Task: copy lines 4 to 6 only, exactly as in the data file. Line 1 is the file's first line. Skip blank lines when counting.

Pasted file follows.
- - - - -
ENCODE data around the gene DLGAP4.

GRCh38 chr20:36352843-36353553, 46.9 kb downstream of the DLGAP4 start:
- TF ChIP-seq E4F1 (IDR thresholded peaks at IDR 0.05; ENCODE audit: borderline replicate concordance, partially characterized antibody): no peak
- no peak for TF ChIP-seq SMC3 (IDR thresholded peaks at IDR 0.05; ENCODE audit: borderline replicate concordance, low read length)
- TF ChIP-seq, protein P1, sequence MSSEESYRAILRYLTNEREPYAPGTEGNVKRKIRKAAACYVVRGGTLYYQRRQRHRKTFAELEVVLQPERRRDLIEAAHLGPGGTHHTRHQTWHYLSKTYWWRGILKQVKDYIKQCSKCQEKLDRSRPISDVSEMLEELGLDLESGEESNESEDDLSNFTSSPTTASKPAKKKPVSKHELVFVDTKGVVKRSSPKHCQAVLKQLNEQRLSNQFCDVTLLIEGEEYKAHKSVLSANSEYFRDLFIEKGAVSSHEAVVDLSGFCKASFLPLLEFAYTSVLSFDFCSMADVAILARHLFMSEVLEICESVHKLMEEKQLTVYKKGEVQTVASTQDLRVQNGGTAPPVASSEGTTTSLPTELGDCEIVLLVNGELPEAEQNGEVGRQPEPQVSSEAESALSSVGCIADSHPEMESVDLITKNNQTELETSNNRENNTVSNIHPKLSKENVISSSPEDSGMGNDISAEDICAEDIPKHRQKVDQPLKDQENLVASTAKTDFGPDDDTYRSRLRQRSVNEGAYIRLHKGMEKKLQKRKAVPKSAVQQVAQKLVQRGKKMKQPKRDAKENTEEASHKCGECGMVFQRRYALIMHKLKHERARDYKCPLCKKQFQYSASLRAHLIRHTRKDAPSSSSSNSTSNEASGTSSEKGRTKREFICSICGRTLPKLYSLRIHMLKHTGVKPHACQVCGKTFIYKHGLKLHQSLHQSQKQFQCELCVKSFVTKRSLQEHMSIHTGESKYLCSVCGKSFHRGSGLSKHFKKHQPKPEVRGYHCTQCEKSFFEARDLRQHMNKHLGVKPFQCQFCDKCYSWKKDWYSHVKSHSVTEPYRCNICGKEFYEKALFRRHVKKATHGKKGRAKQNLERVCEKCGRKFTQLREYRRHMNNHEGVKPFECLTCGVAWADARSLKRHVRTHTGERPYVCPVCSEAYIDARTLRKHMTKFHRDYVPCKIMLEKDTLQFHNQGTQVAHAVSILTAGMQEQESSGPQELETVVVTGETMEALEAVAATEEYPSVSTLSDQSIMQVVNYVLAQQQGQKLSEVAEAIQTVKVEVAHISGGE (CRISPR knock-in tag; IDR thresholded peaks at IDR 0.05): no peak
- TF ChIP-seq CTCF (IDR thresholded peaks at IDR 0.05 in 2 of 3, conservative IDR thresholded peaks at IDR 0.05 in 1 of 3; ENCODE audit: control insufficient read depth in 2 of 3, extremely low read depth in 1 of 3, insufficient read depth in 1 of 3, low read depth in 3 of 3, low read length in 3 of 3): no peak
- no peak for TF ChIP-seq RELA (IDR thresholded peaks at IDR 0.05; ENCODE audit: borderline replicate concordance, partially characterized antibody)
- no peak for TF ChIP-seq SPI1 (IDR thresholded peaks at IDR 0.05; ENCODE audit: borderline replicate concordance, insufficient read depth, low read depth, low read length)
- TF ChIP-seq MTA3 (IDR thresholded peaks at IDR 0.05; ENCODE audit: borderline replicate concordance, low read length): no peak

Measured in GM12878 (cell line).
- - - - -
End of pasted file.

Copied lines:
- no peak for TF ChIP-seq SMC3 (IDR thresholded peaks at IDR 0.05; ENCODE audit: borderline replicate concordance, low read length)
- TF ChIP-seq, protein P1, sequence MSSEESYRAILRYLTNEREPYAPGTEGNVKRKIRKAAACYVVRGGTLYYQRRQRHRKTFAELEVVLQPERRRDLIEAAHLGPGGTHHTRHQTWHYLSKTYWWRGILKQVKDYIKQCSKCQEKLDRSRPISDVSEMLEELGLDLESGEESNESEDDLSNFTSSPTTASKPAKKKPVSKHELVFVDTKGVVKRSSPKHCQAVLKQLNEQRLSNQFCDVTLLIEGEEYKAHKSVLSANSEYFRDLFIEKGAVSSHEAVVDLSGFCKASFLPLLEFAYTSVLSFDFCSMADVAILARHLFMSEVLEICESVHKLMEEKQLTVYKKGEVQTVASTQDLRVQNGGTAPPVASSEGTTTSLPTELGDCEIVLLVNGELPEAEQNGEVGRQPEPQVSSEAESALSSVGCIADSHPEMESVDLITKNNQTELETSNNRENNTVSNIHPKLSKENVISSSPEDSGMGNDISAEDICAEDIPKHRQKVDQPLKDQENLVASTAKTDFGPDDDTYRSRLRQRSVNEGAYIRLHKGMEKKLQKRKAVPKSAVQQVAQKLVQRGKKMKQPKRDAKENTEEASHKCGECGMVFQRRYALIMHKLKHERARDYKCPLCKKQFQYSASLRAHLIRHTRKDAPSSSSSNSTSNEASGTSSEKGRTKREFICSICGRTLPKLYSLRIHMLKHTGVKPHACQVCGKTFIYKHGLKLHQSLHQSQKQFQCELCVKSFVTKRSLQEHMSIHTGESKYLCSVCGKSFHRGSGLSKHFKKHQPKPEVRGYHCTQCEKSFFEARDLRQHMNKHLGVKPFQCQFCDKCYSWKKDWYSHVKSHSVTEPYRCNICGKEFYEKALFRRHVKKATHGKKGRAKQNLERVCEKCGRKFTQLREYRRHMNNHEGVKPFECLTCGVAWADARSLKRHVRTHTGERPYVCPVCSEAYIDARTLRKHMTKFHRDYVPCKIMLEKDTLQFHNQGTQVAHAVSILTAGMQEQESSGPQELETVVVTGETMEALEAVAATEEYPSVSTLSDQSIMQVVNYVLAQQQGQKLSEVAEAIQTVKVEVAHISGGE (CRISPR knock-in tag; IDR thresholded peaks at IDR 0.05): no peak
- TF ChIP-seq CTCF (IDR thresholded peaks at IDR 0.05 in 2 of 3, conservative IDR thresholded peaks at IDR 0.05 in 1 of 3; ENCODE audit: control insufficient read depth in 2 of 3, extremely low read depth in 1 of 3, insufficient read depth in 1 of 3, low read depth in 3 of 3, low read length in 3 of 3): no peak